Windows/CurrentVersion/RunOnce

	//HKEY_CURRENT_USER/SOFTWARE/Microsoft/
        Windows/CurrentVersion/RunOnce

	Impact to clients is dependent on the plug-in the worm has been
	updated with (see examples mentioned above).

RECOMMENDATIONS: 

	A. User Education

	System Administrators are urged to inform their users about proper
	precautions with regards to handling email attachments.

	AusCERT recommends that sites should update and check their virus
	defences and either delete or do not open any email messages or
	attachments that resemble those described above or in the following
	links.

        B. Update Anti-Virus Packages

	System administrators and users are urged to ensure that the latest
	Anti-Virus software is installed and that it is using the most
	current up-to-date virus databases.

	More information can be found at:

	  http://www.symantec.com/avcenter/venc/data/w32.hybris.gen.html
	  http://www.cai.com/virusinfo/encyclopedia/descriptions/hybris.htm
	  http://www.sophos.com/virusinfo/analyses/w32hybrisb.html
	  http://www.f-secure.com/v-descs/hybris.htm
	  http://vil.mcafee.com/dispVirus.asp?virus_k=98873&
	  http://www.antivirus.com/pc-cillin/vinfo/virusencyclo/default5.asp?VName=TROJ_HYBRIS.B 


	AusCERT is continuing to monitor this problem.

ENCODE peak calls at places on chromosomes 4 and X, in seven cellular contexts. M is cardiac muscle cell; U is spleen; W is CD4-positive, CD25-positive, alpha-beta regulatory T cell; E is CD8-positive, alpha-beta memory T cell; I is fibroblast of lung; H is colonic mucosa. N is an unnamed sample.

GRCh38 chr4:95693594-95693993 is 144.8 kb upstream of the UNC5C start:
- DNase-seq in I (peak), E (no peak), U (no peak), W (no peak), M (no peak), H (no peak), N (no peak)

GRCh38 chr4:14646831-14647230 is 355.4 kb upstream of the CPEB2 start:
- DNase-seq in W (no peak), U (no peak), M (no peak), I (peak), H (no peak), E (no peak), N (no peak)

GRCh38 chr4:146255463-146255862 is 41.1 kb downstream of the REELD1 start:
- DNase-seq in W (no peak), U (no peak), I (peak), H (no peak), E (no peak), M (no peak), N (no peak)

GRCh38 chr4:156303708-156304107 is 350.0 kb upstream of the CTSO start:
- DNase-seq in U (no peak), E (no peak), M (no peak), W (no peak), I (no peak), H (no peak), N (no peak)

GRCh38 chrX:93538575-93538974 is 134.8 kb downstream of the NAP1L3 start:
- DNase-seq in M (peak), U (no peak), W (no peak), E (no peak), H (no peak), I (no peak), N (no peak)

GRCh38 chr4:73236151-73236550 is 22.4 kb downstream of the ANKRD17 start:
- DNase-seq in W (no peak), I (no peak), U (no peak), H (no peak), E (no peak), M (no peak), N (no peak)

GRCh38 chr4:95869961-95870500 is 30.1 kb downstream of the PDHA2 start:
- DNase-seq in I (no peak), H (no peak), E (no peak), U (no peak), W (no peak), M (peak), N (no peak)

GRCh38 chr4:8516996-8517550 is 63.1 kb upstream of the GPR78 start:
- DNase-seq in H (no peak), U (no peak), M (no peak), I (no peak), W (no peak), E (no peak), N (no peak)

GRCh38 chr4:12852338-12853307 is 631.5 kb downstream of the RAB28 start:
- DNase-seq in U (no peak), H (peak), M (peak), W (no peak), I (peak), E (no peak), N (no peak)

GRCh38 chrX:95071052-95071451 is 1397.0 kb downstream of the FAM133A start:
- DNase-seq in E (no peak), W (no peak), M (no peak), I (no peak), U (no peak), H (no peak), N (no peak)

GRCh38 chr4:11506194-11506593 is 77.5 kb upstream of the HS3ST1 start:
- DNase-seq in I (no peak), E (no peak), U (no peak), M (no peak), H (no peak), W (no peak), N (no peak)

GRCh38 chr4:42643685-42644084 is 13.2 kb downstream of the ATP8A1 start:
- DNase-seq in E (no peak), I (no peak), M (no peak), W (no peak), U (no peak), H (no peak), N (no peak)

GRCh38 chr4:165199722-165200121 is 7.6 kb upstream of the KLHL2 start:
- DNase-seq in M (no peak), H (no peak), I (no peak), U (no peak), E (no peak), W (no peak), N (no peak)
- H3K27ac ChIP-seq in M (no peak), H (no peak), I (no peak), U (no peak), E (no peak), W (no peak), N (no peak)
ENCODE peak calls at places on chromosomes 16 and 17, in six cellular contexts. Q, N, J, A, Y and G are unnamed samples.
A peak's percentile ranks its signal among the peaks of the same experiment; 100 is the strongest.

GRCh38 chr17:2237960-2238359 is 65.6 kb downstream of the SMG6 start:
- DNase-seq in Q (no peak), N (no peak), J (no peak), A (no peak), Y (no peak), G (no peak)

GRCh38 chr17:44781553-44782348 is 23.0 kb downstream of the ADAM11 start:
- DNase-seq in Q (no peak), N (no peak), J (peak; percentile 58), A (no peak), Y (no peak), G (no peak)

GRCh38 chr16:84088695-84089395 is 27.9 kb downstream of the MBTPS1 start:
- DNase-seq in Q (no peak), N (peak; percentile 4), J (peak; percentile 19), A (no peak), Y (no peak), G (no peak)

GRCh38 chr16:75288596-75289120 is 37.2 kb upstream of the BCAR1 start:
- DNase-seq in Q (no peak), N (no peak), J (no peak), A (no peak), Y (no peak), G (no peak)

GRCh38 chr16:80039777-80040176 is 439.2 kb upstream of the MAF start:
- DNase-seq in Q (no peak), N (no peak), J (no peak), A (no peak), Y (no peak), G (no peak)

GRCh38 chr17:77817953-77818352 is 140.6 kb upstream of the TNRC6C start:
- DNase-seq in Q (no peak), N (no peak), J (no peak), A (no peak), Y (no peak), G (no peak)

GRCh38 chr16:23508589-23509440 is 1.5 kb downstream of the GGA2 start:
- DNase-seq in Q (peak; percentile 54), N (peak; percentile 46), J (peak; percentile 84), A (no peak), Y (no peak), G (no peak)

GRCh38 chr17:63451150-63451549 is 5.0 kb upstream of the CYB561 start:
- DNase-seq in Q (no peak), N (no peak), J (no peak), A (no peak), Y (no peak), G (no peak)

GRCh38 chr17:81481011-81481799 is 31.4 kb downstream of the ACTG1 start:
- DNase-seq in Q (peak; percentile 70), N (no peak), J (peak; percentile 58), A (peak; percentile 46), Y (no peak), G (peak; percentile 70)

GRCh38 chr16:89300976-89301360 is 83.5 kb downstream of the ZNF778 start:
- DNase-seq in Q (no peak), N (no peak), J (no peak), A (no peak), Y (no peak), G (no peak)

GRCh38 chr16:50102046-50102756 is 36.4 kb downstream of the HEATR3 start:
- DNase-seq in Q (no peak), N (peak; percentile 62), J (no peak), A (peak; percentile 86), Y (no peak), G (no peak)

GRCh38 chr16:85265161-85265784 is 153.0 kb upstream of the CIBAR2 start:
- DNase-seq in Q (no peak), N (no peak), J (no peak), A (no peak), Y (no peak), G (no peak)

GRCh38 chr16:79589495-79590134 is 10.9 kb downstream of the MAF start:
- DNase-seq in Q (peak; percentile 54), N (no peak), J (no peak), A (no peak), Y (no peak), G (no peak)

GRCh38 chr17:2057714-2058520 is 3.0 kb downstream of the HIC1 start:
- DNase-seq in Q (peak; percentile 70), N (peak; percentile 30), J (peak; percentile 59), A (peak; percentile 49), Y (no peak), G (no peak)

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For more information contact please contact your anti-virus vendor.
- - ----------------------------------------------------------------------------

[AusCERT issues an alert when the risk posed by a vulnerability that may
not have been thoroughly investigated and for which a work-around or fix
may not yet have been developed requires notification.]

The AusCERT team has made every effort to ensure that the information
contained in this document is accurate at the time of publication. However,
the decision to use the information described is the responsibility of
each user or organisation.  The appropriateness of this document for an
organisation or individual system should be considered before application
in conjunction with local policies and procedures.  AusCERT takes no
responsibility for the consequences of applying the contents of this
document.

If you believe that your system has been compromised, contact AusCERT or
your representative in FIRST (Forum of Incident Response and Security
Teams).

AusCERT maintains an anonymous FTP service which is found on:
ftp://ftp.auscert.org.au/pub/.  This archive contains past SERT
and AusCERT Advisories, and other computer security information.

AusCERT maintains a World Wide Web service which is found on:
http://www.auscert.org.au/.

Internet Email: auscert@auscert.org.au
Facsimile:      (07) 3365 7031
Telephone:      (07) 3365 4417 (International: +61 7 3365 4417)
                AusCERT personnel answer during Queensland business
		hours which are GMT+10:00 (AEST).  On call
		after hours for emergencies.
						       
Postal:
Australian Computer Emergency Response Team
The University of Queensland
Brisbane
Qld  4072
AUSTRALIA